Second, we believe that a suitable institution already exists to manage and deliver funding for adaptation, namely the Adaptation Fund (AF) under the United Nations Framework Convention on Climate Change (UNFCCC). For this reason, we propose that the GCF should be encouraged and enabled to adopt the AF as its adaptation funding window.
The mandate of the GCF Board (GCFB) gives it full responsibility for GCF funding decisions and its operations. Rather than re-inventing the wheel to construct new modalities and institutional architecture for adaptation funding, there is a strong case that the AF manage and deliver the GCF’s adaptation funding.
According to an ODI report on Climate Finance Fundamentals, the GCF is intended to become the main channel through which international public climate finance will flow, raising questions about the future of other multilateral funds. It could be argued, therefore, that the AF may be incorporated into the GCF. Embracing the current AF framework could be seen as a prudent move that would be acceptable to both donors and recipients, given that the AF is already well established and operational. What’s more, it has already had recognition from some donor countries for its effectiveness, and from recipient countries for its legitimacy.
The GCFB has yet to present the details of the resource allocation system, but is planning to do so this year. The decision-making apparatus of the AF could help here. Developing countries hold most of the seats on the AF’s Board, and its composition – in effect – passes control of the AF from developed countries to developing countries. This could enable the GCF to identify urgent and immediate adaptation needs of developing countries with greater accuracy and, therefore, ensure targeted allocation that is in line with the decisions of the GCF Board.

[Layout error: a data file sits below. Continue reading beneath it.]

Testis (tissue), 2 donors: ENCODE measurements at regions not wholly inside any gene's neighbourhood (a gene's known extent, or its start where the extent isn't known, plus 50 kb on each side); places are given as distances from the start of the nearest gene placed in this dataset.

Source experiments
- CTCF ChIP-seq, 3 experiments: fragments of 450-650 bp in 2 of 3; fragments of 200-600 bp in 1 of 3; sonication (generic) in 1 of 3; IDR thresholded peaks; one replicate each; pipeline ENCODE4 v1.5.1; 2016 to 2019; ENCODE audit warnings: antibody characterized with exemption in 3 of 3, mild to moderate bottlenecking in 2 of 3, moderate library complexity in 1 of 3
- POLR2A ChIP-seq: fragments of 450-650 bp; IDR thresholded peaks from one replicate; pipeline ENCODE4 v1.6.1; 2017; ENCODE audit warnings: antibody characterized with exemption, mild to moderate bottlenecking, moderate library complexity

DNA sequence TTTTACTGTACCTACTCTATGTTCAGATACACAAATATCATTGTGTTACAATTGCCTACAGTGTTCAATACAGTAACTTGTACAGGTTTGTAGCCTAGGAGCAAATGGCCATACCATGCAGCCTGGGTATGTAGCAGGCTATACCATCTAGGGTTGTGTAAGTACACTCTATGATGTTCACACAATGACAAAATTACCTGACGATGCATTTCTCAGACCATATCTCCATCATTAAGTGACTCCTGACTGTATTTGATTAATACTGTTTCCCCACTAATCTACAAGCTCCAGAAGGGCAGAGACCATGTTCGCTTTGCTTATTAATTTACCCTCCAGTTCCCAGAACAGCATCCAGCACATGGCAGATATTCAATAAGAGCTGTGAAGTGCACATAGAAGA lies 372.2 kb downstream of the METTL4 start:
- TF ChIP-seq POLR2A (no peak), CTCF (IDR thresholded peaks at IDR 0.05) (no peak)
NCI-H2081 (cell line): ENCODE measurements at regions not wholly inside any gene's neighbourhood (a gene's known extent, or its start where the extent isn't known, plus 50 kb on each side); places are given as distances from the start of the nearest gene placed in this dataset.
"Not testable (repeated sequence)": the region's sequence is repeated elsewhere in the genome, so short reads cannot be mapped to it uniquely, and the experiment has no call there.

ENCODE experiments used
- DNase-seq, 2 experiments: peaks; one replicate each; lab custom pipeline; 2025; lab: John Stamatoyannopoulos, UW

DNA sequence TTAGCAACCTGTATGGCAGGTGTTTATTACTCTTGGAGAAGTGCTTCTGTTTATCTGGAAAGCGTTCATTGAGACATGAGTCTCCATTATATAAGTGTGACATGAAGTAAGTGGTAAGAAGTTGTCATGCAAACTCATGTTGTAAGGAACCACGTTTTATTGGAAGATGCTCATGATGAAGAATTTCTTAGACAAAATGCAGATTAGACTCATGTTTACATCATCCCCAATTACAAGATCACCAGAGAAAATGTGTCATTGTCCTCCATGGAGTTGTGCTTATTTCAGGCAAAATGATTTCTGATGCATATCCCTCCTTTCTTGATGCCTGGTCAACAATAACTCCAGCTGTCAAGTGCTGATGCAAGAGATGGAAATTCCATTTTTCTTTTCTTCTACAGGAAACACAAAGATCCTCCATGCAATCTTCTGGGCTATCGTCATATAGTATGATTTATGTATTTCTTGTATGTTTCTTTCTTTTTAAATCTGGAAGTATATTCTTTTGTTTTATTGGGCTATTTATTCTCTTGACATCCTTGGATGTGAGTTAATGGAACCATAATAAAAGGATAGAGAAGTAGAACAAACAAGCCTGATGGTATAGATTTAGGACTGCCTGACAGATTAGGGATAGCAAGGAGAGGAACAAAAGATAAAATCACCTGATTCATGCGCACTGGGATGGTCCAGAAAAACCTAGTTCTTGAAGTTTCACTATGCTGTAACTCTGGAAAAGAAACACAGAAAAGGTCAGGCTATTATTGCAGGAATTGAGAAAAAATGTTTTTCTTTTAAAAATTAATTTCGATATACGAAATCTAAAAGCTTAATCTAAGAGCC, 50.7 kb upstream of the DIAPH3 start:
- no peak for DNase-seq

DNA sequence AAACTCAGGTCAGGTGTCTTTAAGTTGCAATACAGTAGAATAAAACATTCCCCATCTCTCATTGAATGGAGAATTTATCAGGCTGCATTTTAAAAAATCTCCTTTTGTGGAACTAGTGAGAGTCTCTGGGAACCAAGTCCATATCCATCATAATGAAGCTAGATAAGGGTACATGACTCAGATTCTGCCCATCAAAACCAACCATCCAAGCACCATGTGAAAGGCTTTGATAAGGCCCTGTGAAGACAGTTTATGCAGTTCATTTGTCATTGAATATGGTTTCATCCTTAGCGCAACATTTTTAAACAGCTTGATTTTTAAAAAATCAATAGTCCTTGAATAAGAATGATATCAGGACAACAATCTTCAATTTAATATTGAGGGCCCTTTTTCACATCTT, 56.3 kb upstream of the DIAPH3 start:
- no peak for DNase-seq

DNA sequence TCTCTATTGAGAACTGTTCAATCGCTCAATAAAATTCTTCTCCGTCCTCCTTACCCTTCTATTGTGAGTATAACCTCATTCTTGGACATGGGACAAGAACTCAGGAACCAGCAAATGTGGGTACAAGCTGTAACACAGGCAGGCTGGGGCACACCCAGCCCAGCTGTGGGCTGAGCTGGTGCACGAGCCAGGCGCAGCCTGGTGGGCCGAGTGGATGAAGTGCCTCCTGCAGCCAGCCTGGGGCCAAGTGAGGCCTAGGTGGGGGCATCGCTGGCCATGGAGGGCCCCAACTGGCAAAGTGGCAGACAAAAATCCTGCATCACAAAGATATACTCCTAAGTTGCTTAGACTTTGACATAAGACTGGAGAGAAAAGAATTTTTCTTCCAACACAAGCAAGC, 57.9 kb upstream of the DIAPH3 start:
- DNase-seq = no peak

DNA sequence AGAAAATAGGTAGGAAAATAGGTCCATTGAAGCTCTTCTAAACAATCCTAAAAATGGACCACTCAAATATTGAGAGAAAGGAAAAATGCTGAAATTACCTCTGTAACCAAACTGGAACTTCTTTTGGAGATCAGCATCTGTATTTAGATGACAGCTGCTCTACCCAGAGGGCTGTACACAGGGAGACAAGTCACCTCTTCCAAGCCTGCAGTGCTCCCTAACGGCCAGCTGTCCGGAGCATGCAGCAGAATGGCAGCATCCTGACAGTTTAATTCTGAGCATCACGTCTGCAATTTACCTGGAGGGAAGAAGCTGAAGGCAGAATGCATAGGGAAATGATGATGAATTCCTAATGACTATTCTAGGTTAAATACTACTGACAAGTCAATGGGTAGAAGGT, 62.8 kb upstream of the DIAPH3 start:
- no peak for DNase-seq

Both the GCF and the AF seek to enhance direct access. The AF already allows recipient countries to access its funding through a multilateral implementing entity or directly through a national implementing entity (NIE) of their choosing. This improves the delivery of funding that is in line with national needs and priorities, and promotes a more balanced partnership between contributors and recipients. The GCFB is also discussing how to fast track the accreditation of implementing entities, and the GCF Interim Secretariat has drawn up a list of those that are already channelling climate funds, some of them NIEs already accredited by the AF.
Accreditation of NIEs for the GCF could follow the path already laid down by the AF. Indeed, the Accreditation Panel that has been established under the AF could be used by the GCFB; it already has considerable experience in ensuring fiduciary standards are adhered to by the organisations that receive funding. This could also help more developing country-based institutions to receive and use GCF money. And developing countries have been clamouring for just such access and utilisation.
How the AF architecture is recalibrated and integrated effectively by the GCFB will be a matter for major and on-going elaboration throughout 2014, but given that the AF machinery is already in place, it should be considered. Essentially, it could ‘hit the ground running’ once the GCF becomes operational.